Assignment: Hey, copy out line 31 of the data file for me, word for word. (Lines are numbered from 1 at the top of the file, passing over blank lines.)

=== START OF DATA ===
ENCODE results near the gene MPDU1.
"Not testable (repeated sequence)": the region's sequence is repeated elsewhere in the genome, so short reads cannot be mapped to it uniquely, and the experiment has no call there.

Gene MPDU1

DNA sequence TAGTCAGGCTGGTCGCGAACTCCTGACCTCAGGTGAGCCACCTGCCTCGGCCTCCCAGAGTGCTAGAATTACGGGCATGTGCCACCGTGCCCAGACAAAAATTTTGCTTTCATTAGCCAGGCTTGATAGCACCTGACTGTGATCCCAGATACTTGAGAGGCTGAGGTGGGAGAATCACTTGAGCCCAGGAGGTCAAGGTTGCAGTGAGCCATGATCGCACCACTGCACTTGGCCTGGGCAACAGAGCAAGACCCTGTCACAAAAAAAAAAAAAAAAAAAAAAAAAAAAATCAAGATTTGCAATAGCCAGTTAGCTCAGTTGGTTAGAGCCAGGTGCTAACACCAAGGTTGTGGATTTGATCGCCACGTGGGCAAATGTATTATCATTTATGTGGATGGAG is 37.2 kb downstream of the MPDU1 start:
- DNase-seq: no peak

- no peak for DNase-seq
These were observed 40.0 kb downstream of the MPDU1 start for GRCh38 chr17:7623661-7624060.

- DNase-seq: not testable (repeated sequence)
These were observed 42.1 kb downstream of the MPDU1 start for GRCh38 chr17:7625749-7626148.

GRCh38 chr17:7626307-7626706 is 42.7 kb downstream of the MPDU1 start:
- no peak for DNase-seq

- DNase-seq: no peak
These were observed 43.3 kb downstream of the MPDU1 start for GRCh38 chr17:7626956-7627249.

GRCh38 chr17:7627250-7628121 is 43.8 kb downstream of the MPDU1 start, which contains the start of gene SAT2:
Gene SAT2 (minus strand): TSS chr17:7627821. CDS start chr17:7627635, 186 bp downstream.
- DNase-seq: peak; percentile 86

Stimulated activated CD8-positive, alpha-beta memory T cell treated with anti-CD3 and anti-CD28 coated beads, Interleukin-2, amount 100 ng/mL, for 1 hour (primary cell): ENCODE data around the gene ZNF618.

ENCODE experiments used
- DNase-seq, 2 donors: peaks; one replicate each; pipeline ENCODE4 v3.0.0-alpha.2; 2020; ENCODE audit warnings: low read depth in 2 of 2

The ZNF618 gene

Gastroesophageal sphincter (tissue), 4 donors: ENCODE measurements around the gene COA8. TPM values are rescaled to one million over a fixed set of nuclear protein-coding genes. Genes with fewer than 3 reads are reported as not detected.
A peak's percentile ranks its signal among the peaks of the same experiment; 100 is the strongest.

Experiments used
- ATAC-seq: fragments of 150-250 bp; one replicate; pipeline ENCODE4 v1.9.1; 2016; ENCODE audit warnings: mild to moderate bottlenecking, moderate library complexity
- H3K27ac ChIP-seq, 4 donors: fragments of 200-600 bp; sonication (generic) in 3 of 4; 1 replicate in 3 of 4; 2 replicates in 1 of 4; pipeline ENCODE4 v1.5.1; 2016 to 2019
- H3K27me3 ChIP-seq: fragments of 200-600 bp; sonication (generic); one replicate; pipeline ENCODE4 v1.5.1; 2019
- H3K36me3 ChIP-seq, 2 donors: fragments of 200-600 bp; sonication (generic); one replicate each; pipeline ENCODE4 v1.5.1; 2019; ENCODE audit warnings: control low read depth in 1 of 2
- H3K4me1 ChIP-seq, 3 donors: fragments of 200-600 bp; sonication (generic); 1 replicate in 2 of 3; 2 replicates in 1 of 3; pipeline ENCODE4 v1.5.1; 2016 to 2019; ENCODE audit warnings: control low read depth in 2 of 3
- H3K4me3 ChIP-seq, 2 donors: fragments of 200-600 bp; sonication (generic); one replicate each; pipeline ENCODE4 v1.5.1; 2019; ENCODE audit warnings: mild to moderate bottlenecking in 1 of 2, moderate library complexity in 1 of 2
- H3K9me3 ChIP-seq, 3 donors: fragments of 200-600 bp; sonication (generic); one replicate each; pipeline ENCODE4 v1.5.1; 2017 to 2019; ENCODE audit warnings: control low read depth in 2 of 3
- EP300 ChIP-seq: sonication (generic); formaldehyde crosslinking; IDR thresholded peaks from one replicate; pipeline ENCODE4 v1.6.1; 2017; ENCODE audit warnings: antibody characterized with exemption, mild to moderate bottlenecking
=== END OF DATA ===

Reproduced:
- EP300 ChIP-seq: sonication (generic); formaldehyde crosslinking; IDR thresholded peaks from one replicate; pipeline ENCODE4 v1.6.1; 2017; ENCODE audit warnings: antibody characterized with exemption, mild to moderate bottlenecking